By: Colin Dunlap - CBS Pittsburgh

You have probably heard by now, but the NFL is trying to make their product more exciting by tinkering with the most innocuous play in sports this side of the intentional walk —- yes, the extra point.

Beginning this season, the PAT will now be kicked from the scrimmage line of the 15-yard line, with two-point conversions remaining at the 2. The new rule also allows defenses an ability to score two points on returns.

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How fun, huh?

Well, kind of. To me, 33-yard PATs will add some spice to what had become for most a bland portion of the game, but if the NFL really wanted to do something crazy, they would have gone with one of these five proposals:

+ The Josh Miller Proposal: My sidekick on The Fan Morning Show — and former NFL punter — came up with a solid suggestion. Flip the importance of the run-pass/kick component to the “point after.” That is to say, he recommends a kick coming from the scrimmage line of the 35 (making it about a 52-yard kick) while the non-kick try should come from the 1. But here’s the rub: Miller suggest the kick should be worth two points while a run or pass play into the end zone from the 1 should be worth just one. It is innovative, to be sure.

+ Touchdown Scorer Kicks: Put the scrimmage line at the 2, but simply have the person who scored the touchdown kick the ball. That is to say, if Le’Veon Bell rambles in from 22 yards on the ground for the score, he kicks. If Antonio Brown pulls in a deep 65-yard touchdown, he becomes the kicker. Oh the comedic potential of the PAT try after a tackle-eligible touchdown or, better yet, when a defensive lineman scoops and scores. Could you imagine Daniel McCullers having to line up and kick a PAT? That, I’d pay to see. Under such a rule, however, I’m guessing most teams would just go for two in such a circumstance — which would still make the game livelier.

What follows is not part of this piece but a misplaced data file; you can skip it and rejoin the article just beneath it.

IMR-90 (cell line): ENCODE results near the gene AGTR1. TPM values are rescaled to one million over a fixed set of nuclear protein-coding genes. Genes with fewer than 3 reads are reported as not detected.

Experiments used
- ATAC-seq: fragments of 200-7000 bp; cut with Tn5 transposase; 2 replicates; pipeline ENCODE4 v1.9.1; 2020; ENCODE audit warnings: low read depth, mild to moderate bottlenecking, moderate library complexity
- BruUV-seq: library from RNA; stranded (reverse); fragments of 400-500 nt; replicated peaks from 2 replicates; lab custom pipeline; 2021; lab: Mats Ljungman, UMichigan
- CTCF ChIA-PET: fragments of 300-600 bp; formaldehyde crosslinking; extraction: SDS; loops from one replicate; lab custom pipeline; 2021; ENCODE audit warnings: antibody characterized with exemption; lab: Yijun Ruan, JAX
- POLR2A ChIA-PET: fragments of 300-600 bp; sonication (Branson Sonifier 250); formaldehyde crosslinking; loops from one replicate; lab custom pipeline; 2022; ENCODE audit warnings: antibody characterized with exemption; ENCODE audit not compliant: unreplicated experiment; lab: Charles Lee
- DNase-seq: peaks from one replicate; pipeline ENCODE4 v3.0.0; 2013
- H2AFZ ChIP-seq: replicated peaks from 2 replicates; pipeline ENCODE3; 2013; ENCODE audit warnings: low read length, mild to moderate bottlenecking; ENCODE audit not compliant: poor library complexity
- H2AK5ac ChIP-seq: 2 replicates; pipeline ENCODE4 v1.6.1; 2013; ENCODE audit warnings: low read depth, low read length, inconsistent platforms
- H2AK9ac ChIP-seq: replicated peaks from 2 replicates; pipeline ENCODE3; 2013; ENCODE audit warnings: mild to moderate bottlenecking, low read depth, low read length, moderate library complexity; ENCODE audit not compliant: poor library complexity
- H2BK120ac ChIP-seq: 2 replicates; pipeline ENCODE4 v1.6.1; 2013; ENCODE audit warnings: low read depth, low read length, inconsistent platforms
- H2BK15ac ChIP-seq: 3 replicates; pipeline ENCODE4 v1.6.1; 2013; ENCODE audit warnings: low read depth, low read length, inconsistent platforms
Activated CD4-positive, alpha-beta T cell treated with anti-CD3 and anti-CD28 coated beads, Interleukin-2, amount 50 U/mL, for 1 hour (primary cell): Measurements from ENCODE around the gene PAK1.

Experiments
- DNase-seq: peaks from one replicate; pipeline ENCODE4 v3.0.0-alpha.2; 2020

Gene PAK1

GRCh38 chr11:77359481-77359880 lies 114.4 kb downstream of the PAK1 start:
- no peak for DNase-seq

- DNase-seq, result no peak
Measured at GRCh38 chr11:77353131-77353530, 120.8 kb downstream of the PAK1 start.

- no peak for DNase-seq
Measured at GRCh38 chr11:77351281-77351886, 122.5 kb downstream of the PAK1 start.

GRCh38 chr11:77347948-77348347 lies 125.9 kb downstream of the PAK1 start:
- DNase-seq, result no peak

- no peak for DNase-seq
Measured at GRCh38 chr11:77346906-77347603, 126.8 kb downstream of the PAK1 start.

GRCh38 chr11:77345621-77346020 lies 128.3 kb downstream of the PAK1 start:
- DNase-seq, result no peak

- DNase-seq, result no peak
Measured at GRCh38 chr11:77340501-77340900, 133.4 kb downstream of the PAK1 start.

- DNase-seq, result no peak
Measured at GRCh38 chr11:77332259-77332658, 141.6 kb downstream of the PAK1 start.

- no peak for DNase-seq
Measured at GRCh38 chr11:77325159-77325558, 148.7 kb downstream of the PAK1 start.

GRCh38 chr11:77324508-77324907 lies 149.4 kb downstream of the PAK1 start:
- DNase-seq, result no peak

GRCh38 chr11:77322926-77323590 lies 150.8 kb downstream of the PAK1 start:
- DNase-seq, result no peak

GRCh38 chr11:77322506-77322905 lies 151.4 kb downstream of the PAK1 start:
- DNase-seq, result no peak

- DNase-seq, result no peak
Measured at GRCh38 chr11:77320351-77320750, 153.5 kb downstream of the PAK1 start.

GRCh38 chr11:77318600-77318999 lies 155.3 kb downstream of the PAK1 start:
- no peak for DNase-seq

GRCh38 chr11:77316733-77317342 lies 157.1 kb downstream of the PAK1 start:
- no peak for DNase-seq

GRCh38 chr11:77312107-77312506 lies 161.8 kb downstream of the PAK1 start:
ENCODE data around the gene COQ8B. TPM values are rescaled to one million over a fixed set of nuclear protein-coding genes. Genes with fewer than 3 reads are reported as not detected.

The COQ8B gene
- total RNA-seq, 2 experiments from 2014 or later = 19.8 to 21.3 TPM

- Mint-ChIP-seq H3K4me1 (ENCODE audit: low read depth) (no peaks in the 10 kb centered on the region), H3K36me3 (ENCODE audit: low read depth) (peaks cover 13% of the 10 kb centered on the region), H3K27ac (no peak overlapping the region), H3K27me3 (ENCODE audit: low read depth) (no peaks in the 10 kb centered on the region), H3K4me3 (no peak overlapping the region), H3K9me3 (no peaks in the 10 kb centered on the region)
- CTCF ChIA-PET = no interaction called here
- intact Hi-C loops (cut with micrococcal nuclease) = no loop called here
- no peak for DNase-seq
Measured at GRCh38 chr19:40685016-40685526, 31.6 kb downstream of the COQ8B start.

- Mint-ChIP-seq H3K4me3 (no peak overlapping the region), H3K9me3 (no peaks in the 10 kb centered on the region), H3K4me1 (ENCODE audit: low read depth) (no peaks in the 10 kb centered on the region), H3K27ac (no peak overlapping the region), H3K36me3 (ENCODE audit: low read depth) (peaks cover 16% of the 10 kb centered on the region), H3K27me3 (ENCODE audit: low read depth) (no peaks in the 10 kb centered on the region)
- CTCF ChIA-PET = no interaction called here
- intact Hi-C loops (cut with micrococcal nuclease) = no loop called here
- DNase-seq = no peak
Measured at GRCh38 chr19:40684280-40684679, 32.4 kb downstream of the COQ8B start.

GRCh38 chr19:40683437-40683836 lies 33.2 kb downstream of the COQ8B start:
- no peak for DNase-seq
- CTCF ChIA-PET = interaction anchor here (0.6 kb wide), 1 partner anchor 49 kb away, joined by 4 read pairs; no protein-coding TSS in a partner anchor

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+ Get Rid Of The PAT Kick: Yep, it is that simple. Scrap the PAT kick and go with a series of yardages that award a different amount of points for a successful pass or run on a conversion. That is to say, the offense has the choice to spot the ball on the 2, 10 or 20 — and they get one untimed play. If they are successful from the 2, they get one point, from the 10 they get two points and from the 20, they get three points. Again, it brings in a heavy risk/reward quotient which I think directly corresponds with a heavy entertainment quotient.

+ Kicker Only PAT: If the NFL really wants to accentuate the importance of kickers, do this … put them alone in the spotlight. That is, put them all alone (with a holder) on the field. Have everyone leave the field after the TD is scored and the kicker (along with his holder) trot out there with a decision. The kicker can try to kick one — again with no one else on the field and not needing to take a snap — from 35 yards for one point. Or, he can try a PAT from 60 that would count for two points. No snap, no rush, no threat of a block — just the lonely kicker, the holder, the ball and the uprights and two choices. Now that’s heavy drama I’d sign up to watch.

+ Leave Well Enough Alone: Was the NFL so bad that the PAT structure needed to be changed? I mean, they could always have just left it alone.

Colin Dunlap is a featured columnist at CBSPittsburgh.com. He can also be heard weekdays from 5:40 a.m. to 10 a.m. on Sports Radio 93-7 “The Fan.” You can e-mail him at colin.dunlap@cbsradio.com. Check out his bio here.

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